This and several of the following examples illustrate the formation of tungstenacyclobutane intermediates in the reaction of tungsten alkylidene complexes with olefins. A vigorously stirred pentane solution of 0.7 g W(CHBut)(N--2,6--C6 H3 Pr2 i)[OCMe(CF3)2 ]2 cooled to 0° C. was treated with 2.4 equivalents of ethylene in a closed system. After 20 minutes, the solvent is removed in vacuo to yield essentially pure light yellow product. It can be recrystallized from a mixture of ether and pentane to give nearly white crystals. The initial metathesis product, t-butylethylene, is formed in 95% yield according to gas chromatographic analysis.
Anal. Calcd for WC39 H56 NO2 : C, 36.18; H, 3.80. Found: C, 36.24; H, 3.98. Partial 1 H NMR (C6 D6) δ4.66 (m, 2, αCH2), 4.51 (m, 2, αCH2), -0.79 (br t, 1, βCH), -1.39 (br t,1, βCH); 13 C NMR (C6 D6) δ100.74 (t, αCH2, JCH =158 Hz, JCW =67 Hz), -5.10 (t, βCH2, JCH =157 Hz). ##STR5## is also a catalyst for the metathesis of olefins (see Example VIII).
This example illustrates how one tungstenacyclobutane complex can be transformed into another in the presence of an olefin.
Vinyltrimethylsilane (93 μl) was added to a solution of ##STR7## (154 mg) in 10 ml of pentane. After 4 hours, the solvent was removed in vacuo to give essentially pure ##STR8## as a yellow oil.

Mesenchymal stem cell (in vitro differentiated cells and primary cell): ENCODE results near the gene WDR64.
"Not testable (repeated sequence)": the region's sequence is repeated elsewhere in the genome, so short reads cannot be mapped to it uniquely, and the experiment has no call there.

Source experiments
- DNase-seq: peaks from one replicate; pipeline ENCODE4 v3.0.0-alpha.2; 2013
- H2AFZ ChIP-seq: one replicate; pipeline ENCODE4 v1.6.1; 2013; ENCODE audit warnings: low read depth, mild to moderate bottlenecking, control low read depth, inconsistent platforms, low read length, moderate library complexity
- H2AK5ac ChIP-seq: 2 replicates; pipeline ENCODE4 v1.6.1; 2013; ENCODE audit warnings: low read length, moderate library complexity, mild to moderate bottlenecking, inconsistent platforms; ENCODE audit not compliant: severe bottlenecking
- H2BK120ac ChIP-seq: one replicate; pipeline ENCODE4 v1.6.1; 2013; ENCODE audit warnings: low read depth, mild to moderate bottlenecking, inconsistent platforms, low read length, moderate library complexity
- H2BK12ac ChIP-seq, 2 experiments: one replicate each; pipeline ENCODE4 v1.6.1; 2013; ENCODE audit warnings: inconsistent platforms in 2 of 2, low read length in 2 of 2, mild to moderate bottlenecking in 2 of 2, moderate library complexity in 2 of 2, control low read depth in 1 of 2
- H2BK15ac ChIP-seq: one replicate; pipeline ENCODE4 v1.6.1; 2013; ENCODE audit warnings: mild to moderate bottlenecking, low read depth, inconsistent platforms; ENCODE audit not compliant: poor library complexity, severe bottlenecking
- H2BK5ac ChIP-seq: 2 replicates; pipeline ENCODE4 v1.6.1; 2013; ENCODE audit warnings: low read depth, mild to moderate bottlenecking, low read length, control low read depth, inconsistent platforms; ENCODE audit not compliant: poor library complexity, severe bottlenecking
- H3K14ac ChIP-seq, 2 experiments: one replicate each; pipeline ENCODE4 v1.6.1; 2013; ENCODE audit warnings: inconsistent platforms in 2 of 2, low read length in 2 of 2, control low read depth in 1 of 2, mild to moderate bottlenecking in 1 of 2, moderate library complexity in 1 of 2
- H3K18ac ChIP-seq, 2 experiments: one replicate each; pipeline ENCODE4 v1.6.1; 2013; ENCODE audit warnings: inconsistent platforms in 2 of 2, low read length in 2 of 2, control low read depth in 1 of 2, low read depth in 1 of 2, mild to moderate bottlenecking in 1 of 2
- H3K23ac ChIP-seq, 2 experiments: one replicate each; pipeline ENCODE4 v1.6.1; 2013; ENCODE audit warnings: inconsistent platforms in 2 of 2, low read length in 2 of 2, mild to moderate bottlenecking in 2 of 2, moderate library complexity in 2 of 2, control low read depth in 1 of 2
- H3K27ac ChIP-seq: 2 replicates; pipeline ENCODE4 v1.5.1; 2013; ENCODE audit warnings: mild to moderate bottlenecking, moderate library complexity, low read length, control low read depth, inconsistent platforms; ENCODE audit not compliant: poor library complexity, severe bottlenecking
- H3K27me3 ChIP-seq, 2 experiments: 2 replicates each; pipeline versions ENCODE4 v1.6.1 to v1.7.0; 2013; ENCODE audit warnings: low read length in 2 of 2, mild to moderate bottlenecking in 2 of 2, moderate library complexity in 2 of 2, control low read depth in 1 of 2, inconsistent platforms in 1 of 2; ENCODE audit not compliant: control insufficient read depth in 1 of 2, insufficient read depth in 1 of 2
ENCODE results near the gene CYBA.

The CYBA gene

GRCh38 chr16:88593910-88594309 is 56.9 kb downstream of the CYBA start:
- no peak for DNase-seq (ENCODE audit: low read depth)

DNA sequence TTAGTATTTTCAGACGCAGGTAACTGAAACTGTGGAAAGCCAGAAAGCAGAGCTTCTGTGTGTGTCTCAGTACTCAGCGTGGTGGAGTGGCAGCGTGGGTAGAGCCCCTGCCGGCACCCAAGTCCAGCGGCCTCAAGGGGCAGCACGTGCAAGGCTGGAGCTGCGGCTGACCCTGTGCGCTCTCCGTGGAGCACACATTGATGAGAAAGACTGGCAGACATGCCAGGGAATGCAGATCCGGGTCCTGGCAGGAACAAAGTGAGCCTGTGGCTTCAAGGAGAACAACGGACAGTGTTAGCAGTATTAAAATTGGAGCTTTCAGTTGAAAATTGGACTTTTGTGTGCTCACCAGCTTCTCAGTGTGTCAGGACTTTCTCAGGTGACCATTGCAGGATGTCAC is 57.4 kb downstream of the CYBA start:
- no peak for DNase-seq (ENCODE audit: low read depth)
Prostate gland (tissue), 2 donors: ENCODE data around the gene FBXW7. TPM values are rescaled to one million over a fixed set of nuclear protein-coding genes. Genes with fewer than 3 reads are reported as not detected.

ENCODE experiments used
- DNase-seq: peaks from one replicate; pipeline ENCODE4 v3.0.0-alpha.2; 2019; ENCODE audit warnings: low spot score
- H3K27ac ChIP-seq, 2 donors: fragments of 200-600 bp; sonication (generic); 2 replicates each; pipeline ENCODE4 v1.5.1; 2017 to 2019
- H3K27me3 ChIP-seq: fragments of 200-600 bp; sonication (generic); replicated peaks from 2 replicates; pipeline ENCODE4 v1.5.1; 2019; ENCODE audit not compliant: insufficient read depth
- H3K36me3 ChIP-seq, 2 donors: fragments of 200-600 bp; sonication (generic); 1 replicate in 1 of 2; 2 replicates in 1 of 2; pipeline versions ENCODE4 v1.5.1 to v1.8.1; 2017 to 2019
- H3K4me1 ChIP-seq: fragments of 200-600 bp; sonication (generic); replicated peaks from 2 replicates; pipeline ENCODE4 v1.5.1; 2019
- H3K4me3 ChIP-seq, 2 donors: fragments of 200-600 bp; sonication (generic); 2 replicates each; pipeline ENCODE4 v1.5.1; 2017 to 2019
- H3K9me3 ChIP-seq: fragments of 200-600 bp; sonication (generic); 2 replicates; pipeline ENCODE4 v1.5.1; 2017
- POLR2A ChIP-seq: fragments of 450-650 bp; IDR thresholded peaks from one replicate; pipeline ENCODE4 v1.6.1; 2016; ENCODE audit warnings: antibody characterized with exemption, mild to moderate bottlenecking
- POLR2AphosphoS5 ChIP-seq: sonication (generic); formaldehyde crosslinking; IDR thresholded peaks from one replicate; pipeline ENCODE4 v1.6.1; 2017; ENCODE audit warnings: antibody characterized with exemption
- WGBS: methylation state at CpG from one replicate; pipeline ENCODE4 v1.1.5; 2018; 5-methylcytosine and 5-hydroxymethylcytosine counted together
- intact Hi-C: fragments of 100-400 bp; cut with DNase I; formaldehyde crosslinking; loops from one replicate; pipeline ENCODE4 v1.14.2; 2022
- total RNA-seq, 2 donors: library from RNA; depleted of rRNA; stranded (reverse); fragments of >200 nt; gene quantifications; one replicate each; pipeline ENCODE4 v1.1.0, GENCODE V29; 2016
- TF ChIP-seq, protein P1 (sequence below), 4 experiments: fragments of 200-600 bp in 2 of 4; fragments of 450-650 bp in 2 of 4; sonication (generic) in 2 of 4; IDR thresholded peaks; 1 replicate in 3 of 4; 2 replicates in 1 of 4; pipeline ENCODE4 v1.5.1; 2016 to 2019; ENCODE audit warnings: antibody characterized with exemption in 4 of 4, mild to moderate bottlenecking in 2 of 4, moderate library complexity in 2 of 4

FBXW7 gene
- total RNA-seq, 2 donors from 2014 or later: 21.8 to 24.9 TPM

Partial 1 H NMR (C6 D6) δ5.04 (dd, 2, αCH), 4.36 (dd, 2, αCH'), -0.17 (s, 9, SiMe3), -1.03 (tt, 1 βCH).
Vinyltrimethylsilane (124 μl) was added to a solution of 212 mg of W(CHBut)(N--2,6--C6 H3 Pr2 i)[OCMe(CF3)2 ]2 in 15 ml of pentane. The solvent was removed in vacuo after two hours to give a light yellow powder that can be recrystallized from pentane as light yellow crystals. The yield of crude product is essentially quantitative.
Partial 1 H NMR (C6 D6) δ5.66 (dd, 1, αCH2), 4.36 (dd, 1, αCH2), 4.04 (m, 1, αCHSiMe3), -0.77 (m, 1, βCHSiMe3).
Single crystal X-ray diffraction showed ##STR10## to consist of a distorted trigonal bipyramid with an axial N--2,6--C6 H3 Pr2 i group, an equatorial and an axial OCMe(CF3)2 group and the metallacyclic ring located in the equatorial pseudo-plane. The trimethylsilyl substituents are relatively trans to one another on α and β carbon atoms.
To 50 mg of W(CHBut)(N--2,6--C6 H3 Pr2 i)[OCMe(CF3)2 ]2 in 5 ml of pentane was added 50 equivalents of cis-2-pentene. After 15 minutes, glc analysis showed a mixture (˜1:1) of the initial metathesis products, 5,5-dimethyl-3-hexene and 4,4-dimethyl-2-pentene, in essentially quantative yield along with an approximately 1:2:1 mixture of 2-butenes, 2-pentenes and 3-hexenes. Sequential addition of a total of 2000 equivalents of cis-2-pentene yielded the expected equilibrium mixture. After 24 hours, the catalyst was still active.
Similar results were obtained employing ##STR11## or W(CHBut)(N--2,6--C6 H3 Pr2 i)(O--2,6--C6 H3 Pr2 i)2.
The rate of metathesis employing the 2,6-diisopropylphenoxide catalysts is considerably slower than that employing hexafluoro-t-butoxide catalysts. For example, cis-2-pentene was not metathesized at an appreciable rate at -20° in toluene employing W(CHBut)(N--2,6--C6 H3 Pr2 i)2 while 100 eq of cis-2-pentene was metathesized in 10 minutes by W(CHBut)(N--2,6--C6 H3 Pr2 i)[OCMe(CF3)2 ]2 under the same conditions.